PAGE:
Kaash and the Sunny Jain Collective
JVC Jazz Festival: "Indo Beat"
New York, NY
June 19, 2006
Having been following the Sunny Jain Collective since the release of Mango Festival (Zoho, 2004), but never quite able to hear them live, I was really looking forward to this show, especially since the release of Avaaz. Samita Sinha, who was added to the Collective since Mango Festival, also leads her own group, Kaash, with a new CD Seep that is just out. The set was split between the groups playing the music from their respective records, with Kaash starting, and the total effect was electrifying and mesmerizing.
Jain is on record as working to produce a real fusion of Western jazz with pan-Indian influences including not just classical Indian music (both Northern and Southern), but also Bhangra (dance music from Punjab), bhajans (religious songs) and Bollywood. Along with Rez Abbasi who not only plays in the Collective but leads his own groups, Vijay Iyer and Rudresh Mahanthappa, whose recent release Raw Materials blends these materials in yet another way, Sunny Jain and Samita Sinha are producing a new music in which American jazz can subsume and synthesize with a quite different musical esthetic to become something new.
Both of these leaders have studied their traditional music intensively, and each would say it really has no end. The subject of Indian music is extremely complex, and is quite beyond this article, but its essence is that it combines the spiritual and meditative with the sensual and the celebratory. The music is part of the culture, both sacred and profane and not something to be thought of as mere "entertainment." This attitude of presenting a gift to the audience was quite palpable at the performance, creating an atmosphere that brought time to a halt.
Technically, that which characterizes Indian music is straightforward, even though Westerners will hear it differently than those raised in the traditions. Harmonically much simpler than Western jazz, the music is scalar with microtones, but with a strong feeling of tonal center which some hear as producing a sense of key that is thwarted by the unexpected treatment given some of the notes, creating a surprising tension. The phrasing, although irregular from jazz's point of view, has a logic which creates very long lines that can seem to have no beginning and no end. The rhythms can be quite intricate and multilayered having a strong feel of both short and long pulse that helps create the undulating, hypnotic feel. All of this is then combined with a sense of circular rather than linear time, where a given piece's beginning gives no hint of its ultimate length.
Given this dense base, Kaash took the stage with band members that represented the fusion of these musics. Jesse Neuman not only played trumpet inside the two styles, but used various electronic effects sensitively and in the service of the music, helping to create a floating feel, while Dan Fabricatore's bass playing tread the line between the repetitive nature of the music and the drive needed for the Western infusion. Isabel Pupo-Walker was outstanding playing various percussion instruments that came from Latin music, but which had their sounds and rhythms molded to be in close coordination with Jain, whose drumming constantly drifted back and forth between West and East, when he was not using a laptop for effect. Tabla was not missed.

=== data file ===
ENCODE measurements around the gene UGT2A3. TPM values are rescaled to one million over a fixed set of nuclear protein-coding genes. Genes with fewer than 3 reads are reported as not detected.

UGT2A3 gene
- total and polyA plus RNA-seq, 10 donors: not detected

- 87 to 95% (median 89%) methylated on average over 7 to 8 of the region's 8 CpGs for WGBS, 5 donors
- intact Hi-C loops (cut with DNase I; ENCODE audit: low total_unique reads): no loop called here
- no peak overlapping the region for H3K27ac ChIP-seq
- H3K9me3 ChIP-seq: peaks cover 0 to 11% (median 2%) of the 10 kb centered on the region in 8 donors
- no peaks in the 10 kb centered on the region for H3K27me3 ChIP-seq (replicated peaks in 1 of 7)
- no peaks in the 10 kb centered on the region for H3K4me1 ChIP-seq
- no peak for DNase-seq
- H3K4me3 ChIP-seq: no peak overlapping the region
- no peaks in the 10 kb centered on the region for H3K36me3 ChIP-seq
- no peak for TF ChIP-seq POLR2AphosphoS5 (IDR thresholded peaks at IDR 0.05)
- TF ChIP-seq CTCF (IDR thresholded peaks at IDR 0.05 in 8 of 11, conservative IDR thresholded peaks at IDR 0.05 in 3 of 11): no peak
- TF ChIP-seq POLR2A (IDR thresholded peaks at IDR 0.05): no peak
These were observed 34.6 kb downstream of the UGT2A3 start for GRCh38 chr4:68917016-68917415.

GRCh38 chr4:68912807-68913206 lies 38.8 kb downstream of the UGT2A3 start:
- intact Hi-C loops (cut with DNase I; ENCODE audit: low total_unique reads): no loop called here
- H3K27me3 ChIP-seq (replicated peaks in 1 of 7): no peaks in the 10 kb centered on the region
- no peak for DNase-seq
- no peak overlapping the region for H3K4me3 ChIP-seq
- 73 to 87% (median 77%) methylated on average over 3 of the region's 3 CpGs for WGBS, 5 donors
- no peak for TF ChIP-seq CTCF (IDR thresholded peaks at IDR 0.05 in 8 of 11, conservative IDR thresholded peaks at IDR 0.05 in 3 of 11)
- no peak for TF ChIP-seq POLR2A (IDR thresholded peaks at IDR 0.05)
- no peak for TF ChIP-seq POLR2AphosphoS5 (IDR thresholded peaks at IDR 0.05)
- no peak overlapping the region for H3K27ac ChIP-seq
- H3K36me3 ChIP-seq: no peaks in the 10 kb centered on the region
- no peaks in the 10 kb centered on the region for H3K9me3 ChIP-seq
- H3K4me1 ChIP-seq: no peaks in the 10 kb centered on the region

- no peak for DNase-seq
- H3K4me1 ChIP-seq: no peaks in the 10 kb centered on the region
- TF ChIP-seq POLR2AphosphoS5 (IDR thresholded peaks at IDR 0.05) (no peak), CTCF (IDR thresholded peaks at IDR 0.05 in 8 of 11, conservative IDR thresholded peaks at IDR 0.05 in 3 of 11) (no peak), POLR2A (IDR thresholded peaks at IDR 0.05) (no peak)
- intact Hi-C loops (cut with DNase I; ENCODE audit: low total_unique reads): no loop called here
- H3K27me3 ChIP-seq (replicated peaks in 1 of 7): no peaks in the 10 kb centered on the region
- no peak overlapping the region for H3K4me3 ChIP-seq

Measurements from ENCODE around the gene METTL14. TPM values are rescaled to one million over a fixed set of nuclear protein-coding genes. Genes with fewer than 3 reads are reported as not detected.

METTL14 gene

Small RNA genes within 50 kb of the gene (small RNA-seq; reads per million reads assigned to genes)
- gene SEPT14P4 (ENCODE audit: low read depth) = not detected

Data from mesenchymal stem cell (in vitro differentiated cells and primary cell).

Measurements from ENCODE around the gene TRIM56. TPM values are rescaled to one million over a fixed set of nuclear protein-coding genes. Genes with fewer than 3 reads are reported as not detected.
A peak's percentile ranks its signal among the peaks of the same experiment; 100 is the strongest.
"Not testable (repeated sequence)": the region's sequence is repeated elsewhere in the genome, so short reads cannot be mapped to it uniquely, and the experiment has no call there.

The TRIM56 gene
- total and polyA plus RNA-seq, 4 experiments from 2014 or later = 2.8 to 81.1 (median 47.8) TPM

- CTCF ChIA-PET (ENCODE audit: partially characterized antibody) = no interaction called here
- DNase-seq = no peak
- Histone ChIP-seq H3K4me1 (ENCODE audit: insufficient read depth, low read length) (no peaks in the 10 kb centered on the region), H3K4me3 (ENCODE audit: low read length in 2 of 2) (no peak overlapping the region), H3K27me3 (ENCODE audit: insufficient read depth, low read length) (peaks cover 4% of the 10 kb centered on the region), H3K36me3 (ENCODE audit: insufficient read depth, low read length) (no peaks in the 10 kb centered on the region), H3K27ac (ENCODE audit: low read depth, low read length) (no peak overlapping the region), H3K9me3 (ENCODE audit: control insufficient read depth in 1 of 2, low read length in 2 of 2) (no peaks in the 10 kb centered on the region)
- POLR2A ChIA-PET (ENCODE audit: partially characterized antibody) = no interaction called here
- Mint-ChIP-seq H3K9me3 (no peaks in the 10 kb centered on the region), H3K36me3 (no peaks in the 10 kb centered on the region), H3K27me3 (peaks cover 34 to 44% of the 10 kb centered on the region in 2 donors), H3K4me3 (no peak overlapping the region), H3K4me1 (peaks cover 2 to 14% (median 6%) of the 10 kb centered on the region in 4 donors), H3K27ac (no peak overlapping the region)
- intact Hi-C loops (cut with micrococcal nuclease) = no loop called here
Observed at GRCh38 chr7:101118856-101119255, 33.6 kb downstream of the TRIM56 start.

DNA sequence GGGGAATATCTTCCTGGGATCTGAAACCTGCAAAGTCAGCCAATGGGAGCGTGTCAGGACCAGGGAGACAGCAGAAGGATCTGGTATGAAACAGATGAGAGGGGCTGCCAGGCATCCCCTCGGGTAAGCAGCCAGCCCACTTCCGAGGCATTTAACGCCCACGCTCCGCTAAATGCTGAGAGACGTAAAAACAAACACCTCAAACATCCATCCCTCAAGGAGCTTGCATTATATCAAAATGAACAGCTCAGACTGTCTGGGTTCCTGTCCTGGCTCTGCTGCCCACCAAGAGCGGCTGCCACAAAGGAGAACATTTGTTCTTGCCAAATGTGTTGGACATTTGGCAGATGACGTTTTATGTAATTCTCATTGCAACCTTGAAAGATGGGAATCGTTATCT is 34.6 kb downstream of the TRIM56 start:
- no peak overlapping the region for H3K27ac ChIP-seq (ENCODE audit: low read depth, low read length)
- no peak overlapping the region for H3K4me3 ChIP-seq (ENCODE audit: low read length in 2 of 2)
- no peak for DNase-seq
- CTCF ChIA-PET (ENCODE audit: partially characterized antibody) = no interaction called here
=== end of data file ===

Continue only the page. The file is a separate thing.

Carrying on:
The arrangements allowed each band member to stretch out a bit, while never losing the sense of tightness. Drama was never far away and many tunes had clear emotional peaks. This was an artistic as well as a musical performance.
Sinha herself has an extremely strong stage presence, always exuding a sense of control, both technically and emotionally. Dressed in modernized and beautiful traditional garments, she commanded attention. Her voice could change from extroverted to vulnerable within one phrase, all the while balancing the feel of tune with that of the ecstatic.
After Kaash, Sinha and Jain stayed on for second half. Immediately noticeable were the absence of Rez Abbasi and Steve Welsh. I wondered how the music would fare, and especially how Sebastian Noelle navigate the "non-changes," plus how Rudresh Mahanthappa would fill in for Steve Welsh. Avaaz was still fresh in my mind and the resulting set was remarkable in the way that the arrangements had been changed to handle the different personnel.
Noelle was outstanding, really playing from the inside of the style, without being intimidated by the music itself or the ghost of Abbasi. He added his own feel, while maintaining the connection through chords and scales to the Indian music base. Anyone who has heard Mahanthappa in any band knows that he is one of the more intense players around, with a tight focused sound and conception. On this night, he managed to submerge these instincts when needed, but bursting forth when the time was right.